Friday, November 29, 2019

How the DEA Invented NarcoTerrorism...,


propublica  |  On Sept. 11, 2001, when
 American Airlines Flight 77 crashed into the Pentagon, DEA agents were among the first to respond, racing from their headquarters, less than half a mile away. A former special agent named Edward Follis, in his memoir, “The Dark Art,” recalls how he and dozens of his colleagues “rushed over … to pull out bodies, but there were no bodies to pull out.” The agency had outposts in more than 60 countries around the world, the most of any federal law-enforcement agency. And it had some 5,000 informants and confidential sources. Michael Vigil, who was the DEA’s head of international operations at the time, told me, “We called in every source we could find, looking for information about what had happened, who was responsible, and whether there were plans for an imminent attack.” He added, “Since the end of the Cold War, we had seen signs that terrorist groups had started relying on drug trafficking for funding. After 9/11, we were sure that trend was going to spread.”
  
But other intelligence agencies saw the DEA’s sources as drug traffickers — and drug traffickers didn’t know anything about terrorism. A former senior money-laundering investigator at the Justice Department told me that there wasn’t any substantive proof to support the DEA’s assertions.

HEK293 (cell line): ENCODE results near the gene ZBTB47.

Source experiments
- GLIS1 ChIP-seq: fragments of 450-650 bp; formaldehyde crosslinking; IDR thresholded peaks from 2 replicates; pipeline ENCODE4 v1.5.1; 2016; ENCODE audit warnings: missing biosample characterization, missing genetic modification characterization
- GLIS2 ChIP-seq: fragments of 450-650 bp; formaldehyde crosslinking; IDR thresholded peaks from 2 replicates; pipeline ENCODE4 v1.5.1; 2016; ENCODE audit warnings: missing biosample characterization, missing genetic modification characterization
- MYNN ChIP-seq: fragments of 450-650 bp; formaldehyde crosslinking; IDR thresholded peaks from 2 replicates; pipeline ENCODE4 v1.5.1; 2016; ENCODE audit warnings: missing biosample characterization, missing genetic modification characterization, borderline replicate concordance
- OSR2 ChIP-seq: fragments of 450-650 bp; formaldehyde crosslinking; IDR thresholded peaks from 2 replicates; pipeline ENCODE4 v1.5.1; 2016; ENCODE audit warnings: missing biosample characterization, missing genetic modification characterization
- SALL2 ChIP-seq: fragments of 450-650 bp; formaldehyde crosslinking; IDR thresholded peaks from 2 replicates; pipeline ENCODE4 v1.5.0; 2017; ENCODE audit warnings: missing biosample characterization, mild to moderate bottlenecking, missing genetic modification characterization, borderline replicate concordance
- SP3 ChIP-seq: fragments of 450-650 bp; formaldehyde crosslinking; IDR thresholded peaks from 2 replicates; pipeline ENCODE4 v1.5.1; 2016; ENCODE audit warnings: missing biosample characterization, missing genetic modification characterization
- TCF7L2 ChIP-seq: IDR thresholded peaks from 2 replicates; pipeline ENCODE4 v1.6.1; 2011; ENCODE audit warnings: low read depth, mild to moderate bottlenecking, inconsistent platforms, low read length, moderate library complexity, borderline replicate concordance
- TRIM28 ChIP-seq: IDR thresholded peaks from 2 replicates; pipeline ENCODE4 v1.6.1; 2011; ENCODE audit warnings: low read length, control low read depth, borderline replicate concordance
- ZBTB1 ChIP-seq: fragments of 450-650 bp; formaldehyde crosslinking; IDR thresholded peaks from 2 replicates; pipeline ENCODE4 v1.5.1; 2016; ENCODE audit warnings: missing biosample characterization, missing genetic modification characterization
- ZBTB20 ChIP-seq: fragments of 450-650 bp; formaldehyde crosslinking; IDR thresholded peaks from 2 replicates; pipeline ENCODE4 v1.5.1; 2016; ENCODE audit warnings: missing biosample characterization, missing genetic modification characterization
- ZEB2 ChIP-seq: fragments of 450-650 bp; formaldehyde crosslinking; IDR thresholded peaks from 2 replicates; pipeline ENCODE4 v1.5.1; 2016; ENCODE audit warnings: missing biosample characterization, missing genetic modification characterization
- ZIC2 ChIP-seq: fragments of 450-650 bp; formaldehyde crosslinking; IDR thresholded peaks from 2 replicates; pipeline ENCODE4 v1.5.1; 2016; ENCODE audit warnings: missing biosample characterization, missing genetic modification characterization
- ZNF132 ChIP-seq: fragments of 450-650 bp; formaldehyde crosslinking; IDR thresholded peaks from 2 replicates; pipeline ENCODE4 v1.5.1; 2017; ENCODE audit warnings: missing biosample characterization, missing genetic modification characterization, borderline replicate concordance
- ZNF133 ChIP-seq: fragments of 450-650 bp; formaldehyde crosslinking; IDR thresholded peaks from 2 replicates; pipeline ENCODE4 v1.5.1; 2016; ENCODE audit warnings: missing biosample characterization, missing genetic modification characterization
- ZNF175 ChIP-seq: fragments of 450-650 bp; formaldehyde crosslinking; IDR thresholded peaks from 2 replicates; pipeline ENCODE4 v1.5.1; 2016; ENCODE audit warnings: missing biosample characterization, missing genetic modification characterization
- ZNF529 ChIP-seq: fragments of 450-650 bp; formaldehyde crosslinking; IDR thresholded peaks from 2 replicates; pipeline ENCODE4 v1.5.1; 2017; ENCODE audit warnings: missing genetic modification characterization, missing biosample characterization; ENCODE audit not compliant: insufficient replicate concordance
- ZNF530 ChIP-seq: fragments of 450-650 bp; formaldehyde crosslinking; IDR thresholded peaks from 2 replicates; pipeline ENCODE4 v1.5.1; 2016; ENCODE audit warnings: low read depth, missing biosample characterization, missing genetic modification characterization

“What is going on after 9/11 is that a lot of resources move out of drug enforcement and into terrorism,” he said. “The DEA doesn’t want to be the stepchild that is last in line.” Narco-terrorism, the former investigator said, became an “expedient way for the agency to justify its existence.

The White House proved more receptive to the DEA’s claims. Juan Zarate, a former deputy national-security adviser, in his book, “Treasury’s War,” says that President George W. Bush wanted “all elements of national power” to contribute to the effort to “prevent another attack from hitting our shores.” A few months after 9/11, at a gathering of community anti-addiction organizations, Bush said, “It’s so important for Americans to know that the traffic in drugs finances the work of terror. If you quit drugs, you join the fight against terror in America.” In February 2002, the Office of National Drug Control Policy turned Bush’s message into a series of publicservice announcements that were aired during the Super Bowl. Departing from the portrayal of illegal narcotics as dangerous to those who use them — “This is your brain on drugs” — the ads instead warned that getting high helped terrorists “torture someone’s dad” or “murder a family.”

In the next seven years, the DEA’s funding for international activities increased by 75 percent. Until then, the agency’s greatest foreign involvement had been in Mexico and in the Andean region of South America, the world’s largest producer of cocaine and home to violent Marxist guerrilla groups, including the FARC, in Colombia, and the Shining Path, in Peru. Both groups began, in the 1960s and early ‘70s, as peasant rebellions; before long, they started taxing coca growers and smugglers to finance their expansion. The DEA saw the organizations as examples of how criminal motivations can overlap with, and even advance, ideological ones.